Monitoring and assimilating TROPOMI CO data

The use of TROPOMI total column CO (TCCO) data has been explored by CAMS in research experiments. CAMS routinely assimilates thermal infrared (TIR) TCCO retrievals from the Measurement of Pollution in the Troposphere (MOPITT) instrument and the Atmospheric Sounding Interferometer (IASI). TROPOMI data successfully capture the global TCCO distribution (Figure 4a) with relatively high TCCO values in the northern hemisphere, lower values in the southern hemisphere, and high TCCO values over the biomass burning areas in the tropics and the areas of high anthropogenic pollution over India and southeast Asia. However, there are some systematic differences between the TROPOMI data and the CAMS TCCO analysis (Figure 4b and 4c), particularly in the northern hemisphere at low solar elevations north of 40°N, where TROPOMI has higher TCCO values than CAMS. Since the CAMS system is known to underestimate CO in the northern hemisphere extratropics, particularly during winter/spring and in the lower troposphere, some of these differences are likely to be the result of a CAMS model bias.

Figure 4  The charts show (a) mean TROPOMI total column carbon monoxide, (b) TROPOMI analysis departures averaged over the period 28 January to 3 May 2018, and (c) a Hovmöller diagram (zonal mean time series) of TROPOMI analysis departures for the same period. (Images contain modified Copernicus Sentinel data)

When TROPOMI data are assimilated in the CAMS system, they lead to increased CO values in the extratropics and lower values in the tropics, with TCCO changes of up to 30% at high northern latitudes (Figure 5a). Even though the TROPOMI data are total columns, their assimilation has a large impact on the vertical structure of the CAMS CO analysis because of different sensitivities of the TROPOMI SWIR and the MOPITT and IASI TIR retrievals to CO in the atmosphere. While the TIR retrievals are most sensitive to CO in the mid-troposphere, TROPOMI SWIR measurements are sensitive to the integrated amount of CO along the light path, including the contribution of the planetary boundary layer (the atmospheric layer that interacts with the surface). The largest absolute and relative changes due to the TROPOMI TCCO assimilation are found in the lower and upper troposphere (Figure 5b), i.e. the part of the atmosphere that is not well constrained by the assimilated MOPITT and IASI TIR retrievals.

Figure 5  The charts show (a) the mean relative difference between the CAMS total column carbon monoxide analysis with TROPOMI assimilation (EXP) minus the analysis without TROPOMI assimilation (CTRL) and (b) a cross section of zonal mean differences between EXP and CTRL averaged over the period 28 January to 3 May 2018.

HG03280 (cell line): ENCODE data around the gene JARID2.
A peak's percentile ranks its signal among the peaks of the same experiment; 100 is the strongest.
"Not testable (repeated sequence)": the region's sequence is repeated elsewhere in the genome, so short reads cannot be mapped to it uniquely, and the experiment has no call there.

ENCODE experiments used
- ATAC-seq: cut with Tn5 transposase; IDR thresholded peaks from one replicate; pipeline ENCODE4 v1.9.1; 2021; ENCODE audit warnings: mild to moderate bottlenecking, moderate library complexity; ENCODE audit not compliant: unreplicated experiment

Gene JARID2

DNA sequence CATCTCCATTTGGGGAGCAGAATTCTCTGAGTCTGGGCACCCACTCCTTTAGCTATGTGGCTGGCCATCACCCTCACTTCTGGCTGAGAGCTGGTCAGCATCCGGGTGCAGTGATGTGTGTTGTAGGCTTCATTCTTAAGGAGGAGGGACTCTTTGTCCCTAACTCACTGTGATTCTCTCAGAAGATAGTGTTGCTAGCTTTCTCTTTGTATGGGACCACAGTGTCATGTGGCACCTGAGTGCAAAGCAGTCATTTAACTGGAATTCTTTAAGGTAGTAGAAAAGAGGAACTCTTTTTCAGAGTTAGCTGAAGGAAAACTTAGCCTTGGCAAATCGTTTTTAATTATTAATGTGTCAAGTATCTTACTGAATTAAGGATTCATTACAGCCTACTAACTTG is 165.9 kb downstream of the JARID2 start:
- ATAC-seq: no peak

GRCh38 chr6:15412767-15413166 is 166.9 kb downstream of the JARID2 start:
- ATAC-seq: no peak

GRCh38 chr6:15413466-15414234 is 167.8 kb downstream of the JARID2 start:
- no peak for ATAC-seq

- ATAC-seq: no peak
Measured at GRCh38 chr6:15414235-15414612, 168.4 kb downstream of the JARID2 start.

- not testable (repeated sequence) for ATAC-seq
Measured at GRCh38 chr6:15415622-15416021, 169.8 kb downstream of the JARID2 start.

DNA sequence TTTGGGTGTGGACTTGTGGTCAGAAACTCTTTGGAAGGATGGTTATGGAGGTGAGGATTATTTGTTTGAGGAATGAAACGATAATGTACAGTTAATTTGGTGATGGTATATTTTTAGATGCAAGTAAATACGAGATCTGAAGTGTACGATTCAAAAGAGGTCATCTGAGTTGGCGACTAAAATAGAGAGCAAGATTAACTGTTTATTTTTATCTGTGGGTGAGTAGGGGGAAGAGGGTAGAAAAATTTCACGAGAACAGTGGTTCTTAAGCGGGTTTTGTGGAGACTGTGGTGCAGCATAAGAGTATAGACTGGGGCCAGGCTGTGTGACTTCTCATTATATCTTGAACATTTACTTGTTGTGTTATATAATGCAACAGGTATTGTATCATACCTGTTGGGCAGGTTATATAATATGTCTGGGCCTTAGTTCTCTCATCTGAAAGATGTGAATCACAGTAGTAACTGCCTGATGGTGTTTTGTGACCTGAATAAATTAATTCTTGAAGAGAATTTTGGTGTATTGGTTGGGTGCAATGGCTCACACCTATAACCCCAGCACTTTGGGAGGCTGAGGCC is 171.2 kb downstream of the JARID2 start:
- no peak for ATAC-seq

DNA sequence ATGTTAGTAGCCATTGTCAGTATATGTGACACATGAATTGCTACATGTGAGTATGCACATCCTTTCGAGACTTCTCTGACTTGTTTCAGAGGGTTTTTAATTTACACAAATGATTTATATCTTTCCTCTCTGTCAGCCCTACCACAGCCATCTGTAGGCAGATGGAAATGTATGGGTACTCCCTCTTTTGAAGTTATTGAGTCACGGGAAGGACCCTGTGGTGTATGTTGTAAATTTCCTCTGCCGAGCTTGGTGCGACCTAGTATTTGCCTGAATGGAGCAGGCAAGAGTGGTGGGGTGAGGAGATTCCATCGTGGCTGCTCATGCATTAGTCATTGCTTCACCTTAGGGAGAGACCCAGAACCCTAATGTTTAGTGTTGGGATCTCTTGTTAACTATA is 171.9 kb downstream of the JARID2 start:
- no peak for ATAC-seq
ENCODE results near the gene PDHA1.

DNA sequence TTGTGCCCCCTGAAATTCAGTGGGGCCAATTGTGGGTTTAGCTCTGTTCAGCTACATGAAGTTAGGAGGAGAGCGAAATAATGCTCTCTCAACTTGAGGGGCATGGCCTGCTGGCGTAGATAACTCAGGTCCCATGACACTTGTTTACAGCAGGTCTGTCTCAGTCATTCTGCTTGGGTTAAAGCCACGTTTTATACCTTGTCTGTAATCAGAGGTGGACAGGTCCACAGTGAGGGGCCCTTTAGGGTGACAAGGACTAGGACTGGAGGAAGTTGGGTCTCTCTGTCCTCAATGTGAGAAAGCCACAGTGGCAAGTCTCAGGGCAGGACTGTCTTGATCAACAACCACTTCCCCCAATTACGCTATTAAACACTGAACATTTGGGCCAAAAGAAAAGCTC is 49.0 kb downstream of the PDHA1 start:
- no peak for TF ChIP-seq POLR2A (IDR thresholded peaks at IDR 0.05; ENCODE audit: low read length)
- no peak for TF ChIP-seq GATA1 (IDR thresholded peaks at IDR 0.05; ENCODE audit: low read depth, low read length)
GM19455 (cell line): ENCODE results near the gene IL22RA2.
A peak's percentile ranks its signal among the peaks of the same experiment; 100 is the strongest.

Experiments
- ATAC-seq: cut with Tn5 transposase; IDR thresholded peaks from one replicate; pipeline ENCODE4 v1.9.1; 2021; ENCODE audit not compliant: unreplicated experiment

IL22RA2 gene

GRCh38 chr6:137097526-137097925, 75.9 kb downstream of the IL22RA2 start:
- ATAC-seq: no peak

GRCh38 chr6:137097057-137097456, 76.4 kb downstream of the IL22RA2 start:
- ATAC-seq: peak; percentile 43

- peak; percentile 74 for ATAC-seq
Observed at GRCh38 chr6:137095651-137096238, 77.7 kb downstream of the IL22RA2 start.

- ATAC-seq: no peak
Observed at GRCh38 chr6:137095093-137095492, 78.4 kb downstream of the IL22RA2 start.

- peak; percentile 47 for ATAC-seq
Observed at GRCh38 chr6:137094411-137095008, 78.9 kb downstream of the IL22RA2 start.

The assimilation of TROPOMI TCCO leads to an improved fit to European Global Atmosphere Watch (GAW) surface CO observations over Europe (not shown) and IAGOS aircraft CO profiles in several areas (Figure 6). Particularly noteworthy is that it reduces the long standing low bias of the CAMS system over Europe. Relative to IAGOS, there are also reduced biases over Australasia, Southeast Asia and in parts of the free troposphere over India and West African airports. However, in some areas the fit to IAGOS observations is degraded, and the assimilation leads to increased negative biases over India and West Africa in the lower and upper troposphere. There is also an overestimation of surface CO relative to GAW observations at Cape Verde and a degraded fit to CO data from the Total Carbon Column Observing Network (TCCON) in the northern hemisphere, while the bias at the Lauder TCCON site in the southern hemisphere is reduced (not shown; see Inness et al., 2019b). More work is required, including work on the bias correction of the TROPOMI TCCO data, before the data can be assimilated in the operational CAMS system.

Figure 6  Mean relative difference between the CAMS analysis of carbon monoxide and IAGOS aircraft data for an experiment with TROPOMI TCCO assimilation (EXP) and a control experiment without TROPOMI TCCO assimilation (CTRL) for February to April 2018 in (a) Europe (3 sites, 99 profiles), (b) Japan (4 sites, 76 profiles), (c) Australia and New Zealand (4 sites, 54 profiles), (d) Southeast Asia (14 sites, 447 profiles), (e) India (3 sites, 26 profiles) and (f) West Africa (16 sites, 74 profiles). Horizontal hatching indicates one standard deviation in the distribution of relative differences.

Use of S5P in the operational CAMS system

Near-real-time O3 and NO2 from TROPOMI were included in monitoring mode in the operational CAMS system in July 2018. This was followed by CO in November 2018 and HCHO and SO2 in December 2018. CH4 retrievals are not available in near-real time but will be monitored in the CAMS greenhouse gas analysis, which runs a few days behind real time. CAMS started to assimilate TROPOMI TCO3 data in its daily operational air quality forecasts on 4 December 2018 and assimilation tests with near-real-time NO2, CO and volcanic SO2 from TROPOMI are under way. It is hoped that the assimilation of all these species will be activated in the operational CAMS system during 2019.

Further reading

Inness, A., J. Flemming, K.-P. Heue, C. Lerot, D. Loyola, R. Ribas, P. Valks, M. van Roozendael, J. Xu & W. Zimmer, 2019a: Monitoring and assimilation tests with TROPOMI data in the CAMS system. near-real time total column ozone, Atmos. Chem. Phys. Discuss., 19, 3939–3962, doi:10.5194/acp-19-3939–2019.

Inness, A., I. Aben, A. Agusti-Panareda, T. Borsdorff, J. Flemming, J. Landgraf & R. Ribas, 2019b: Monitoring and assimilation tests of TROPOMI total column carbon monoxide data in the CAMS system. ECMWF Technical Memorandum No. 838.